Nancy Drew Mobile Mysteries: Shadow Ranch Review

Nancy Drew Mobile Mysteries: Shadow Ranch is a great read, but not much of a game

For the last 13 years, Nancy Drew has been a staple of casual gaming goodness. The girl detective has re-visited countless previous adventures in a point-and-click digital makeover, making for some seriously satisfying adventure gameplay along the way. Now the little mystery solver has made her way to iOS devices, but with mixed results.

Like last year’s similarly titled PC release, Nancy Drew Mobile Mysteries: Shadow Ranch tells the story of Nancy’s visit to an Arizona ranch where the owners are being chased off their property, the treasure of outlaw Dirk Valentine might be hiding, and the ghost of a horse appears at night. All in all, it’s the perfect setting for a Nancy Drew mystery.

 Shadow Ranch

Unlike developer Her Interactive’s previous PC efforts, which usually came in the form of a traditional adventure game, Mobile Mysteries takes the form of an old fashioned gamebook. If you’re not familiar with the term, think Choose Your Own Adventure. If you’re not familiar with that, then I’m saddened by your childhood.

Gamebooks unfold like an actual novel. There’s tons of reading involved (alright – there’s pretty much only reading involved), and at certain junctures players will be presented with a choice. Will Nancy choose to unpack or investigate the barn? Watch for bats at the cave or go looking for scorpions? Have a ham sandwich on whole wheat or rye? Depending on the choice you make, the story will unfold in a different direction. Or at least, it should.

Unlike most gamebooks, Shadow Ranch provides a little too much structure. Offering up 8 chapters, the story has little room to meander, since you’ll always need to finish a chapter in the same place so that the next one can start off as expected. This means that – while different decisions will lead you to different pages to read – things always manage to quickly tie back in to an unbranching narrative.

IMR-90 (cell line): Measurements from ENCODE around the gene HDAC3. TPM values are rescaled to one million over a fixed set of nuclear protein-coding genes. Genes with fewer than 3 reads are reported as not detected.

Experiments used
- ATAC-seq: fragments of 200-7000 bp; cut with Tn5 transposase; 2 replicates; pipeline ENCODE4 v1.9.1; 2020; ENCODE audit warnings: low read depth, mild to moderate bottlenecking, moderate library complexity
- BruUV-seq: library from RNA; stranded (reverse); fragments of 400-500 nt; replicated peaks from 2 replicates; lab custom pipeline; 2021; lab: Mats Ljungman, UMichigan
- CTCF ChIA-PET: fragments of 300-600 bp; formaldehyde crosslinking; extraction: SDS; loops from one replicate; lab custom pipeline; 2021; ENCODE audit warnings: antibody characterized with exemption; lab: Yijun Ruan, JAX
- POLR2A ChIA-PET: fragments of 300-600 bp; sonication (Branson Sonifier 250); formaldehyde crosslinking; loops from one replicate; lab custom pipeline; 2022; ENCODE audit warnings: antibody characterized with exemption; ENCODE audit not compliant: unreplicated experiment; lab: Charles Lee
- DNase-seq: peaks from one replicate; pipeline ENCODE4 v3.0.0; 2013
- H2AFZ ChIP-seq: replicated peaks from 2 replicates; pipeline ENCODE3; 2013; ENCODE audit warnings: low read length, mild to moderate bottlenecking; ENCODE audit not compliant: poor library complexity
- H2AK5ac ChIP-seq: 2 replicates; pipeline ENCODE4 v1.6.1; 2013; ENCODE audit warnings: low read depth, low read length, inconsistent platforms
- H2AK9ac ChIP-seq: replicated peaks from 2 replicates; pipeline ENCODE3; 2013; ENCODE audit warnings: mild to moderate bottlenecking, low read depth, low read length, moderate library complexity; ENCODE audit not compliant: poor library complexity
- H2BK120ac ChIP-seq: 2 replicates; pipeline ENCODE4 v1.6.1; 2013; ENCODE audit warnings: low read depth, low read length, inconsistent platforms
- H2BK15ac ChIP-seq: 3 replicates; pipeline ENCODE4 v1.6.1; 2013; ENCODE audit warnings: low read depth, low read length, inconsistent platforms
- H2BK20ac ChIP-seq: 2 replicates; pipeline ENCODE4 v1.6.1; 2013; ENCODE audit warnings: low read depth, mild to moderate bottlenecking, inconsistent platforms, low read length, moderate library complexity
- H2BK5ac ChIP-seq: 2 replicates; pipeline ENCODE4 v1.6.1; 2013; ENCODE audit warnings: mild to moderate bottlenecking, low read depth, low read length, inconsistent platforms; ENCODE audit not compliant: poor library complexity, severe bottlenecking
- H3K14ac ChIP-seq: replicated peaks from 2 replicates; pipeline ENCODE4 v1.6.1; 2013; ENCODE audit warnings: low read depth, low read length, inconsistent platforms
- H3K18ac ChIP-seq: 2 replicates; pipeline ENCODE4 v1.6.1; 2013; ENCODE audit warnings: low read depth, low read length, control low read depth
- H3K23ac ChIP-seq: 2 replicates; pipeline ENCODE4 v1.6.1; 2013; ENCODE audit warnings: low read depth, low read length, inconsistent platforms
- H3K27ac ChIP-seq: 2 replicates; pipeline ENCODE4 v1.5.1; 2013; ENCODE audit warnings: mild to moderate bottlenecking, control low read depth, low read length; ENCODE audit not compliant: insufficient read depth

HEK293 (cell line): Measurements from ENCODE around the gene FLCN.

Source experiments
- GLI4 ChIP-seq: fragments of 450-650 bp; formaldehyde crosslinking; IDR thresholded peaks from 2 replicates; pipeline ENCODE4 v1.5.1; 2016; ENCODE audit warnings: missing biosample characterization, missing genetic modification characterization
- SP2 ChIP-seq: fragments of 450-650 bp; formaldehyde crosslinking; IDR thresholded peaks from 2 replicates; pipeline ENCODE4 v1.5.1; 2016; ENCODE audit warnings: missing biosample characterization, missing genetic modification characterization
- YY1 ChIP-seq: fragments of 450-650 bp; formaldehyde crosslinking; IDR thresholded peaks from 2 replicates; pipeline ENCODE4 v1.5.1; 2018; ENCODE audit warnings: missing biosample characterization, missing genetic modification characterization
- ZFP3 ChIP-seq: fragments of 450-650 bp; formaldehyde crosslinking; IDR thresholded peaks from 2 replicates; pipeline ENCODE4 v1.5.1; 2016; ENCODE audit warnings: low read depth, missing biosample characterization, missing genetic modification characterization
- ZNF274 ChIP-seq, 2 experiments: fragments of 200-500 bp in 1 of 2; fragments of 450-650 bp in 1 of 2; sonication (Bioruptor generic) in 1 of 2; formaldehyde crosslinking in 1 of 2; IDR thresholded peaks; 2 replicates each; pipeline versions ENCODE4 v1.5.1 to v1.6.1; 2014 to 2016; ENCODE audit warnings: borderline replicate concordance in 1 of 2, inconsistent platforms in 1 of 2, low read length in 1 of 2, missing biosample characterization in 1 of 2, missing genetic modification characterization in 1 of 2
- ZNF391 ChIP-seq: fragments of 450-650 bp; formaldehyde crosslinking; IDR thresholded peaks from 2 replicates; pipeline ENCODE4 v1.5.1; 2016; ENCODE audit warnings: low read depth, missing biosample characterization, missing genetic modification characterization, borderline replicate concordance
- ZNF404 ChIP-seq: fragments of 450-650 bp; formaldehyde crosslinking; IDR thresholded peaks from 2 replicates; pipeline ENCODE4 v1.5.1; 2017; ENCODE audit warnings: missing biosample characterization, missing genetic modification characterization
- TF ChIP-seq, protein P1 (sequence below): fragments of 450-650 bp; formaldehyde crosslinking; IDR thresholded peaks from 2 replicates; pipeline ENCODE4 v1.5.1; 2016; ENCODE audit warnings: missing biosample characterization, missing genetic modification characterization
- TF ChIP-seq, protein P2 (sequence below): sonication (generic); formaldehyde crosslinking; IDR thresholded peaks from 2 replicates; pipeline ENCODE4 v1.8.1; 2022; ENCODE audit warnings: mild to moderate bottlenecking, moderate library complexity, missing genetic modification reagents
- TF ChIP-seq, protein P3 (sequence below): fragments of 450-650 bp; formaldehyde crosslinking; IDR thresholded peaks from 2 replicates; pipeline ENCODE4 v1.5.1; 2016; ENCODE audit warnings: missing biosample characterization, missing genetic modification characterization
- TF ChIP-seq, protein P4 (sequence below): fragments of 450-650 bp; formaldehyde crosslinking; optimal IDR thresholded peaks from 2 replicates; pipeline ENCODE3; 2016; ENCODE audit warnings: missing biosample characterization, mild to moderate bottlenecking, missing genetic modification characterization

What’s worse, none of the decisions you make in these chapters feel terribly important. Only once in our play time did a bad choice ever lead to a story-ending scenario – and even then we were quickly taken back a few pages and given the chance to make the right decision without any form of penalty.

This lack of challenge runs completely counter to what a gamebook is meant to offer. Whether we’re talking about the Choose Your Own Adventure stories of yesteryear or the Gamebook Adventures of today, what makes these stories so appealing is knowing that a story-ending decision hides around every corner. Without that risk, Nancy Drew Mobile Mysteries: Shadow Ranch is less a game and more an interactive novel.

The game tries to counter this fact by introducing mini-games and other interactive elements, but these all end up feeling like tacked-on window dressing and that don’t really add much to the overall experience. For example, players will be able to tap on highlighted words to see their definition, hear a related noise, or unlock a hidden item. Tapping on the word “creak” to hear a creaking sound is kind of cool, but again, it’s the sort of thing that’s cool for an interactive book – not a game.

 Shadow Ranch

The mini-games themselves are fine, though nothing spectacular. The vast majority of these are hidden object scenes that have you finding 10 identical items like mice, eggs or horseshoes, and it’s not uncommon to see the same backgrounds used for more than one scene. It’s all fine, but again, nothing ground-breaking. These elements feel less like they belong and more like they were wedged in there to justify calling this a game.

Before you go writing this review off as the ramblings of an illiterate fool, know this: I love playable fiction. Gamebook Adventures: An Assassin in Orlandes was one of the best times I’ve had reviewing a game all year. I also love interactive books. The iPad in particular is great for these. Whether we’re talking about Alice for the iPad or Gameloft’s War in the Pacific, electronic devices like this can really take your interactive reading experience to a whole new level. The problem with Nancy Drew Mobile Mysteries: Shadow Ranch is that it doesn’t know which it wants to be – an interactive book or a game – and as a result doesn’t manage to be a stand out release in either field.

Despite this, Shadow Ranch still manages to do one thing exceptionally well: tell a great story. Nancy Drew books have been a staple of young adult fiction for 80 years now, and have been the inspiration for a wide range of successful women, from Hilary Clinton to Sandra Day O’Connor. The same great storytelling that inspired those ladies is alive and well in this app. Whether you’re a fan of Nancy Drew already or simply want to curl up with a good mystery, you’re going to be more than satisfied with the tale that’s told in Nancy Drew Mobile Mysteries: Shadow Ranch – just don’t expect to be too impressed by what it has to offer in the gameplay department.

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